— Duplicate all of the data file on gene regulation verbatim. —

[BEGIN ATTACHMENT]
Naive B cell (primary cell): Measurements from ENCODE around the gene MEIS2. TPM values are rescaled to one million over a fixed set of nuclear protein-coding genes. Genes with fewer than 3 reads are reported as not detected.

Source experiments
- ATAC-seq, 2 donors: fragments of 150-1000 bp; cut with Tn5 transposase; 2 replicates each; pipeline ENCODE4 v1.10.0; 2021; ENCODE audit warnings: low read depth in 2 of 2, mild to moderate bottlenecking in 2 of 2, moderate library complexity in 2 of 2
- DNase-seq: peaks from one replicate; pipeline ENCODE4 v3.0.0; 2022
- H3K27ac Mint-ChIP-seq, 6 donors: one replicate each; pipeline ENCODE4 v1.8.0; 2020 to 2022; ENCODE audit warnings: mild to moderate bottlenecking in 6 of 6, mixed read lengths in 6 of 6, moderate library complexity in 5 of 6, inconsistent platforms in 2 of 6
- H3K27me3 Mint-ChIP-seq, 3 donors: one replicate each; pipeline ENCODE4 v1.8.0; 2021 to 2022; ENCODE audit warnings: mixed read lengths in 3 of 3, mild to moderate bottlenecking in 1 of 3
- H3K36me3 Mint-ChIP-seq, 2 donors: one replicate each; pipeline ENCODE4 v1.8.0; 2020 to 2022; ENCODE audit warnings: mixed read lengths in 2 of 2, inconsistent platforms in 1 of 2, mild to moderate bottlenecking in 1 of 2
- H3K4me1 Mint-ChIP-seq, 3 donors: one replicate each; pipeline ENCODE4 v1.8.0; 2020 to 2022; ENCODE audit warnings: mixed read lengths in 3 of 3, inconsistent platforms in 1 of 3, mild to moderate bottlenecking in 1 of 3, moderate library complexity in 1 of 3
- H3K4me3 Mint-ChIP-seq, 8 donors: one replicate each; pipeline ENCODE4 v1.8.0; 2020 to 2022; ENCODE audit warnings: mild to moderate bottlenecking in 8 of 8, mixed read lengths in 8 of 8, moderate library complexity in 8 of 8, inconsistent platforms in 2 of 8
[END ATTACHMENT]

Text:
Naive B cell (primary cell): Measurements from ENCODE around the gene MEIS2. TPM values are rescaled to one million over a fixed set of nuclear protein-coding genes. Genes with fewer than 3 reads are reported as not detected.

Source experiments
- ATAC-seq, 2 donors: fragments of 150-1000 bp; cut with Tn5 transposase; 2 replicates each; pipeline ENCODE4 v1.10.0; 2021; ENCODE audit warnings: low read depth in 2 of 2, mild to moderate bottlenecking in 2 of 2, moderate library complexity in 2 of 2
- DNase-seq: peaks from one replicate; pipeline ENCODE4 v3.0.0; 2022
- H3K27ac Mint-ChIP-seq, 6 donors: one replicate each; pipeline ENCODE4 v1.8.0; 2020 to 2022; ENCODE audit warnings: mild to moderate bottlenecking in 6 of 6, mixed read lengths in 6 of 6, moderate library complexity in 5 of 6, inconsistent platforms in 2 of 6
- H3K27me3 Mint-ChIP-seq, 3 donors: one replicate each; pipeline ENCODE4 v1.8.0; 2021 to 2022; ENCODE audit warnings: mixed read lengths in 3 of 3, mild to moderate bottlenecking in 1 of 3
- H3K36me3 Mint-ChIP-seq, 2 donors: one replicate each; pipeline ENCODE4 v1.8.0; 2020 to 2022; ENCODE audit warnings: mixed read lengths in 2 of 2, inconsistent platforms in 1 of 2, mild to moderate bottlenecking in 1 of 2
- H3K4me1 Mint-ChIP-seq, 3 donors: one replicate each; pipeline ENCODE4 v1.8.0; 2020 to 2022; ENCODE audit warnings: mixed read lengths in 3 of 3, inconsistent platforms in 1 of 3, mild to moderate bottlenecking in 1 of 3, moderate library complexity in 1 of 3
- H3K4me3 Mint-ChIP-seq, 8 donors: one replicate each; pipeline ENCODE4 v1.8.0; 2020 to 2022; ENCODE audit warnings: mild to moderate bottlenecking in 8 of 8, mixed read lengths in 8 of 8, moderate library complexity in 8 of 8, inconsistent platforms in 2 of 8